The Madison “class-grass” band Graminy, which blends bluegrass and classical music traditions, will perform two concerts cosponsored by the UW-Madison Center for Integrated Agricultural Systems.
The University of Wisconsin-Madison Center for Integrated Agricultural Systems (CIAS) is cosponsoring a pair of concerts celebrating the culture of agriculture.
The performances will feature the Madison class-grass quintet Graminy. Class-grass is a musical style that blends bluegrass and classical traditions. At the concerts, Graminy will debut a new piece entitled Germinations: A Bluegrass Symphony in D.
“We think of the piece as cultivation, but in a cultural sense, encouraging the creative potential of people, land and farming,” says UW-Madison Professor Michael Bell, director of CIAS and a member of the quintet.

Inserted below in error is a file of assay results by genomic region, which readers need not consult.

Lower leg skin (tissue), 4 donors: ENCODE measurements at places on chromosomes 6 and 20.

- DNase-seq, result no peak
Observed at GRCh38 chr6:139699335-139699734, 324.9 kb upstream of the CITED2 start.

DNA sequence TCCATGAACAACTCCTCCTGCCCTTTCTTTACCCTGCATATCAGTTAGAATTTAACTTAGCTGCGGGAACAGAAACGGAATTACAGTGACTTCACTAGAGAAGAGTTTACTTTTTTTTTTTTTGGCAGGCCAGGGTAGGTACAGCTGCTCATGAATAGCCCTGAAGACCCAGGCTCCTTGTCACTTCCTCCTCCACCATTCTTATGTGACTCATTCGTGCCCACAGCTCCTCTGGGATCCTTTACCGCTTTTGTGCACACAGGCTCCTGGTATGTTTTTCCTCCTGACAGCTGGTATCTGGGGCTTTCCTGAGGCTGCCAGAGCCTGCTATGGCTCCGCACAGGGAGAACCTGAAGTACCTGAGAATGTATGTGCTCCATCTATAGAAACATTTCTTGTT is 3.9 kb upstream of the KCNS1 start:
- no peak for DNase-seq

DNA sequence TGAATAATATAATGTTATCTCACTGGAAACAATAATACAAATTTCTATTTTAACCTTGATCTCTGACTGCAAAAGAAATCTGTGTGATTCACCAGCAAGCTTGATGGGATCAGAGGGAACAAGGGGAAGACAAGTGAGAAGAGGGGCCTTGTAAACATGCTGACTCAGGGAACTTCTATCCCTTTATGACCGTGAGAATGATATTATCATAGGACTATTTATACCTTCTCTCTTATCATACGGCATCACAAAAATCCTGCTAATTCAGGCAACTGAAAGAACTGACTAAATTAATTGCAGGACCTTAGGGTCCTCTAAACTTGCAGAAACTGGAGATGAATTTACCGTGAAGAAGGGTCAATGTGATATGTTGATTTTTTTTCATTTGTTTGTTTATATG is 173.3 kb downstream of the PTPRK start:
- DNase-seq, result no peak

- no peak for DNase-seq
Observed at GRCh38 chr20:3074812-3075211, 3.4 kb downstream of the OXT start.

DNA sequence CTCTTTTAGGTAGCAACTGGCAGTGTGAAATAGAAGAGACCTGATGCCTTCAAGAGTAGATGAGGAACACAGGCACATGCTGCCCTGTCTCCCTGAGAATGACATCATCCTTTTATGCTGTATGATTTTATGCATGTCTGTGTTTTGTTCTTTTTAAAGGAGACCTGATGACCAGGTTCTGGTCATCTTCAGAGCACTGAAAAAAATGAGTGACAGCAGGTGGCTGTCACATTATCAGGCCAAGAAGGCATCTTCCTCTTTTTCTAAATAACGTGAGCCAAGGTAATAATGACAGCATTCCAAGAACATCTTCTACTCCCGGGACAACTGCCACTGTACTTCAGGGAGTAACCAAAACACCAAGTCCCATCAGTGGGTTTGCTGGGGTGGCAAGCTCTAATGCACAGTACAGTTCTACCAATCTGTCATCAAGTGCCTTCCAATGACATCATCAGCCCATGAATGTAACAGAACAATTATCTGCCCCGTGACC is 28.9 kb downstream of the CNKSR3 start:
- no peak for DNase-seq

The band will premiere Germinations at performances in Madison and Sauk County. The first will be Saturday, Oct. 13 at 3:30 p.m. at St. Boniface Catholic Church, 105 Church St., Lime Ridge (near Reedsburg). Tickets are $8 ($5 for students) at the door. The second takes place on Saturday, Oct. 20 at 8 p.m. in Mills Hall on the UW-Madison campus. Tickets for that event are $10 ($8 for students) at the door.
“The goal of the D-Composition Project is to convene a musical conversation about culture and its environments, social and biophysical, especially with regard to food and agriculture,” Bell says. “Graminy’s new piece will serve as the starter culture of this conversation. Other composers will listen to Germinations and write new D-compositions in response, to be performed at next year’s Fermentation Fest.”
In addition to Bell, who plays the mandolin, Graminy performers include Shauncey Ali (fiddle, viola), Chris Powers (guitar), Chris Wagoner (fiddle) and Mary Gaines (cello).